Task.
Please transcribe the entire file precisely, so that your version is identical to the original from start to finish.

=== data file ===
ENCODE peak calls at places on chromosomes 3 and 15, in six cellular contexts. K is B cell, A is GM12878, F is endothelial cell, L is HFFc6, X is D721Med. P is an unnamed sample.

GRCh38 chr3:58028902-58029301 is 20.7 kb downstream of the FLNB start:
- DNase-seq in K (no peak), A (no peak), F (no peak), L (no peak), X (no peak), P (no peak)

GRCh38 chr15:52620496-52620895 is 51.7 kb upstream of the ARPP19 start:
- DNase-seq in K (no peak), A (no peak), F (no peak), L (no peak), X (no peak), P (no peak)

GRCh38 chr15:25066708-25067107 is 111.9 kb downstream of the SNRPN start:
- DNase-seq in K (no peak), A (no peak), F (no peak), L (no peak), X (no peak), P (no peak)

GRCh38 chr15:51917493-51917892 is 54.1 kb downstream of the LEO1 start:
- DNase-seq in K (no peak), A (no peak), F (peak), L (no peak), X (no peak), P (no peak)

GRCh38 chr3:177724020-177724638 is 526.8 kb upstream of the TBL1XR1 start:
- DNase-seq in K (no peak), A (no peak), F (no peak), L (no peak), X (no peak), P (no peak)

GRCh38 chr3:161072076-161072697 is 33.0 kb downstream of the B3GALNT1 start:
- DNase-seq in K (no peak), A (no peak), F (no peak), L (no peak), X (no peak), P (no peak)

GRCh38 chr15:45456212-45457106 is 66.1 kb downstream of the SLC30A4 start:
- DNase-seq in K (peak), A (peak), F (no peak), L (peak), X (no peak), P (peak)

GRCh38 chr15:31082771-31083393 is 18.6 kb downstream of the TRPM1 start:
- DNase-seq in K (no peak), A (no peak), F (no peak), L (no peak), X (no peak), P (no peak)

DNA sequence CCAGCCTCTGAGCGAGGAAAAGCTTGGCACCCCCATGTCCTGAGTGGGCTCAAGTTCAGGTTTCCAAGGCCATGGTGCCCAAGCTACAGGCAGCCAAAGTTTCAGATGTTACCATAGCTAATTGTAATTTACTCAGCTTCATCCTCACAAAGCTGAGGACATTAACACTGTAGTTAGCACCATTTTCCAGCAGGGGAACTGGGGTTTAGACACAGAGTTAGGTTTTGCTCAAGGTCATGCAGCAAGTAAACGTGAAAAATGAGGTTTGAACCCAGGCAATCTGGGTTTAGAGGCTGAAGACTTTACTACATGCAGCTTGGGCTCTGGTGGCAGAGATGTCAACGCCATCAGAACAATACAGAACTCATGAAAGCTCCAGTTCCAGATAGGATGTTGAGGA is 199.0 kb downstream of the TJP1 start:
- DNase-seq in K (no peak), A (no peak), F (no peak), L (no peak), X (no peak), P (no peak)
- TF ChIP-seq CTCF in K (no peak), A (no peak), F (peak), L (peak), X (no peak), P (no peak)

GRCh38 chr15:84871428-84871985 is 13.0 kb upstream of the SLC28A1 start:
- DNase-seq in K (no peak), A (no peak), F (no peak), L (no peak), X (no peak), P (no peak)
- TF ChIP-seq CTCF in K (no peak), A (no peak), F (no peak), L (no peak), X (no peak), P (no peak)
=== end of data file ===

ENCODE peak calls at places on chromosomes 3 and 15, in six cellular contexts. K is B cell, A is GM12878, F is endothelial cell, L is HFFc6, X is D721Med. P is an unnamed sample.

GRCh38 chr3:58028902-58029301 is 20.7 kb downstream of the FLNB start:
- DNase-seq in K (no peak), A (no peak), F (no peak), L (no peak), X (no peak), P (no peak)

GRCh38 chr15:52620496-52620895 is 51.7 kb upstream of the ARPP19 start:
- DNase-seq in K (no peak), A (no peak), F (no peak), L (no peak), X (no peak), P (no peak)

GRCh38 chr15:25066708-25067107 is 111.9 kb downstream of the SNRPN start:
- DNase-seq in K (no peak), A (no peak), F (no peak), L (no peak), X (no peak), P (no peak)

GRCh38 chr15:51917493-51917892 is 54.1 kb downstream of the LEO1 start:
- DNase-seq in K (no peak), A (no peak), F (peak), L (no peak), X (no peak), P (no peak)

GRCh38 chr3:177724020-177724638 is 526.8 kb upstream of the TBL1XR1 start:
- DNase-seq in K (no peak), A (no peak), F (no peak), L (no peak), X (no peak), P (no peak)

GRCh38 chr3:161072076-161072697 is 33.0 kb downstream of the B3GALNT1 start:
- DNase-seq in K (no peak), A (no peak), F (no peak), L (no peak), X (no peak), P (no peak)

GRCh38 chr15:45456212-45457106 is 66.1 kb downstream of the SLC30A4 start:
- DNase-seq in K (peak), A (peak), F (no peak), L (peak), X (no peak), P (peak)

GRCh38 chr15:31082771-31083393 is 18.6 kb downstream of the TRPM1 start:
- DNase-seq in K (no peak), A (no peak), F (no peak), L (no peak), X (no peak), P (no peak)

DNA sequence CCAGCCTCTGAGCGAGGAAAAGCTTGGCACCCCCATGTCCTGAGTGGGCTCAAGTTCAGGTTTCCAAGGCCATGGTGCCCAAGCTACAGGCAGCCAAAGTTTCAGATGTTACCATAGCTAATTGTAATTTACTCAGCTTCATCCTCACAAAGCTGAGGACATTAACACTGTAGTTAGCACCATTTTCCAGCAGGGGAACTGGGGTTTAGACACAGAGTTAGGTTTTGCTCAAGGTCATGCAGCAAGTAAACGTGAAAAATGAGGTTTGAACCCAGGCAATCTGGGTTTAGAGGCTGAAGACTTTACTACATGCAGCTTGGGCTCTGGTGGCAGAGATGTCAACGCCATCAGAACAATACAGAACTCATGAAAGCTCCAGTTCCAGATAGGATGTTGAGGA is 199.0 kb downstream of the TJP1 start:
- DNase-seq in K (no peak), A (no peak), F (no peak), L (no peak), X (no peak), P (no peak)
- TF ChIP-seq CTCF in K (no peak), A (no peak), F (peak), L (peak), X (no peak), P (no peak)

GRCh38 chr15:84871428-84871985 is 13.0 kb upstream of the SLC28A1 start:
- DNase-seq in K (no peak), A (no peak), F (no peak), L (no peak), X (no peak), P (no peak)
- TF ChIP-seq CTCF in K (no peak), A (no peak), F (no peak), L (no peak), X (no peak), P (no peak)